(I am publishing the current book I am working on, The Wonderful Land of Eden, here at this blog. Here is the opening chapter.)
One of Our Own
I go back and forth. I want to tell everybody everything. Then I don’t want to tell anybody anything. I like to think other people feel this way, but I have my doubts.
These are things I haven’t told anybody about.
My life from about the age of seventeen to the present is fairly well chronicled. In my own books, magazine stories, interviews, tabloids, and writers’ conference talks—most of the last 25 years of my life has spewed out for public consumption. I don’t want to say any more about that right now. Too much has been said already.
So this will be about my childhood. My earliest clear memory is of myself at the age of three. I’m going to start there and end at the point when I met Teddy Hatter when I was 16. Then everybody will know everything. Or think they will.
Some of these memories are fleeting and their descriptions will be brief. Some are as clear as yesterday (even clearer) and I’ll give these in all their glorious or gory detail.
I’ll try to be chronological, but I promise nothing. Except that they’ll be my memories. No one else should be held accountable. I take full responsibility.
I’ll close this chapter with some words about Teddy and Ralph and me. Mostly about Ralph. People who’ll bother to read this already know about the three of us, small town North Carolina boys who went on to become a rock star, an astronaut, and a writer. That last 25 years I mentioned earlier.
I’ve thought at times that some of that attention we got paid to us was nothing more than the baby boomer generation congratulating itself on the fruition of its dreams. Teddy got to be a Beatle. Ralph got to be John Glenn. I wound up some weird combination of Mark Twain and Hunter S. Thompson.
Ralph. Ralph was the good guy. Went to college, did ROTC, graduated and got his commission in the U.S. Air Force. Did a brief stint in Vietnam and came back unscarred, as best I could tell. Got into the astronaut program. Flew a space shuttle. Jesus. Pretty impressive stuff.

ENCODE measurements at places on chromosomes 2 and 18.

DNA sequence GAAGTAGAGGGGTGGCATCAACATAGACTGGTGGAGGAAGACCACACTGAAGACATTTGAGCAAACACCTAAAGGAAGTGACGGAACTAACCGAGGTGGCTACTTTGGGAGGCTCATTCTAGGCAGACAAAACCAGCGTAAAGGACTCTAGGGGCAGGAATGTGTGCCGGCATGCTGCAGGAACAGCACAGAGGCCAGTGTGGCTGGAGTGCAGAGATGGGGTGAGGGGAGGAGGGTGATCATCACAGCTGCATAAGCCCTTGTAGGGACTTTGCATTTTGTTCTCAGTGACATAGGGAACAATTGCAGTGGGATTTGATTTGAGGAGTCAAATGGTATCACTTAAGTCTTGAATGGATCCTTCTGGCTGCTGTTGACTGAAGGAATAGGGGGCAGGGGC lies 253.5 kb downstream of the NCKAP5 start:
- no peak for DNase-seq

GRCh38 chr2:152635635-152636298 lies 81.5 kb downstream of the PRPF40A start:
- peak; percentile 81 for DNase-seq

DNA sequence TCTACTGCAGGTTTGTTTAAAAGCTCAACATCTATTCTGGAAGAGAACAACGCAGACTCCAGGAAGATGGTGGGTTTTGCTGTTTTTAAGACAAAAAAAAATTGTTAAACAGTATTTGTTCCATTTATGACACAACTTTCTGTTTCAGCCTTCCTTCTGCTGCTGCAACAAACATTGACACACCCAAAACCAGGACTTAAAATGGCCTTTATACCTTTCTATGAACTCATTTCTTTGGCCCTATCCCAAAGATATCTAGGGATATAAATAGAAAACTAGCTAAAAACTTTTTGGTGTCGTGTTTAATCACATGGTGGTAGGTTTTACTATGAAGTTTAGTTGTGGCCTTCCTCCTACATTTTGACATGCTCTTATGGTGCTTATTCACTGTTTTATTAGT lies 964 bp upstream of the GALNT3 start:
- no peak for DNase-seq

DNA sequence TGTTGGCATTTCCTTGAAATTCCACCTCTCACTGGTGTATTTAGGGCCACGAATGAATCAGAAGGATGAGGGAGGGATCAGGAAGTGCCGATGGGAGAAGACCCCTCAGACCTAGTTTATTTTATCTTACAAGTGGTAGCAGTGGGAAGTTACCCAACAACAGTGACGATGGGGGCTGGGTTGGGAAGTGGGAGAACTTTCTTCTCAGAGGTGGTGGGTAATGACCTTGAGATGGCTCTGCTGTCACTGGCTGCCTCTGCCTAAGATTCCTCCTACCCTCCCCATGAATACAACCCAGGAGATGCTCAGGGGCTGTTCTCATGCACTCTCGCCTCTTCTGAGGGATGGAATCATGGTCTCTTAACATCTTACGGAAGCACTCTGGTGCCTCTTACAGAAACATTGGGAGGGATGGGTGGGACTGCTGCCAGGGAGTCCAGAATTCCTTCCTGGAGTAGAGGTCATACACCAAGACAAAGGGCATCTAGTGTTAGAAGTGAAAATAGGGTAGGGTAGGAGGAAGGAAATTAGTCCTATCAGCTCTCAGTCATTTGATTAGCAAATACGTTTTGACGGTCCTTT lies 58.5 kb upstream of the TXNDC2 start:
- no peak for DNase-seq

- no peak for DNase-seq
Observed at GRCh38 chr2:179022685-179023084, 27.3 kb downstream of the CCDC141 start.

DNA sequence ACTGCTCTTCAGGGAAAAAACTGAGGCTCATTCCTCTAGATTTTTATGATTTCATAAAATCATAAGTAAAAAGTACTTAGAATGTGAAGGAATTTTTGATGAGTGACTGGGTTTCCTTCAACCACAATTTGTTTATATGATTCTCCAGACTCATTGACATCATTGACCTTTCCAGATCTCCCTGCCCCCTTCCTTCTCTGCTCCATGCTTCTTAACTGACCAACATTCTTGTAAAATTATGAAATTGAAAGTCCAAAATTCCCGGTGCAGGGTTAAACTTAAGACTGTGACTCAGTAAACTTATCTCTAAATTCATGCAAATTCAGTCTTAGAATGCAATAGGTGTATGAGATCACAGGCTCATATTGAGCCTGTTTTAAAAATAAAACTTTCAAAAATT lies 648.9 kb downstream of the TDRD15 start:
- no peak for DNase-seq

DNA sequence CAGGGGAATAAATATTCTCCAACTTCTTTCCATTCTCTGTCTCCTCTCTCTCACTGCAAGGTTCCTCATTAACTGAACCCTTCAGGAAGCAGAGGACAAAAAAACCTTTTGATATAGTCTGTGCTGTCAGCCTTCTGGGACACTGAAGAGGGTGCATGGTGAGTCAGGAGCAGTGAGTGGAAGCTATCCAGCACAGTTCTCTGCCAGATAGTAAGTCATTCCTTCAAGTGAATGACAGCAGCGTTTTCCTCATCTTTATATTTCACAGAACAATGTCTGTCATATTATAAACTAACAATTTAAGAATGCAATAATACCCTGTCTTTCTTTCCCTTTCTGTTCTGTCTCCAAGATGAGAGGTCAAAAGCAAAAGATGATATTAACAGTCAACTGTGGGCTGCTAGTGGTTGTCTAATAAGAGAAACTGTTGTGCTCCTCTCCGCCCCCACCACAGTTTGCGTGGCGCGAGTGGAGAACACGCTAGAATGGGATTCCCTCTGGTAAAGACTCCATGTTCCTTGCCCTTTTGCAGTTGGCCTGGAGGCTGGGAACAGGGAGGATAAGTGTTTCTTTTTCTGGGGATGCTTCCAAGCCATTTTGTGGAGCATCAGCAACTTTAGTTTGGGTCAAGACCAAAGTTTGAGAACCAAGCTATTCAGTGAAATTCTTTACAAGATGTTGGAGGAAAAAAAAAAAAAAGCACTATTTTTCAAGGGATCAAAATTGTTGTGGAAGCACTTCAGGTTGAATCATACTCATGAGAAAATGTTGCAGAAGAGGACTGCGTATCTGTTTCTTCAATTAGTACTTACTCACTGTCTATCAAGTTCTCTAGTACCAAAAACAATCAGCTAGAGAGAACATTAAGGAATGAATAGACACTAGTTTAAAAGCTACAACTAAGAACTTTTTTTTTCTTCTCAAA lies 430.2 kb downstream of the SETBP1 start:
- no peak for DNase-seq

Had to give it up when his eyes went a little. Then had this job he loved doing P.R. for NASA and giving speeches all over the place to remind people about the wonder of space.
This was the watershed year for Teddy, Ralph and me. This was the year we would turn forty. Teddy reached the big 4-0 November a year ago. I got there this past August.
Ralph didn’t make it. On February 17, 88 days before his 40th birthday, Ralph’s plane went down in the Okefenokee Swamp in South Georgia. He was en route from Savannah to Huntsville, Alabama on a speaking tour to promote some new NASA project.
Ralph wasn’t flying the plane. It was a commercial jet. If Ralph had been flying, they’d damn well have made it.
I’d just come in from some local watering hole (I live and teach in Chapel Hill when I’m not lollygagging somewhere or other for The New Yorker or Rolling Stone). I flipped on the television and some plastic anchorwoman was saying cheerily, “Astronaut dies in plane crash in Georgia swamp” — and the phone rang. It was Valerie. All she said was, “Oh Charlie….”
The next week sort of swirls together and I can’t order events in my mind very well. Two things stand out in my memory. One is Teddy Hatter showing up at Valerie and Ralph’s house in a black Porsche 959 that we later drove down Daytona Beach at a terrifying speed. The other is a headline from a local paper that was lying open on the kitchen counter:
One of Our Own is Gone
I got famous chronicling my friends’ lives—Teddy’s excesses in the name of rock and roll, Ralph’s adventures kissing the sky. I’ve had the life of a writer, who, as Goethe sagely noted, spends more time observing life than living it.
For Ralph’s sake, I hope I’ve observed the right things.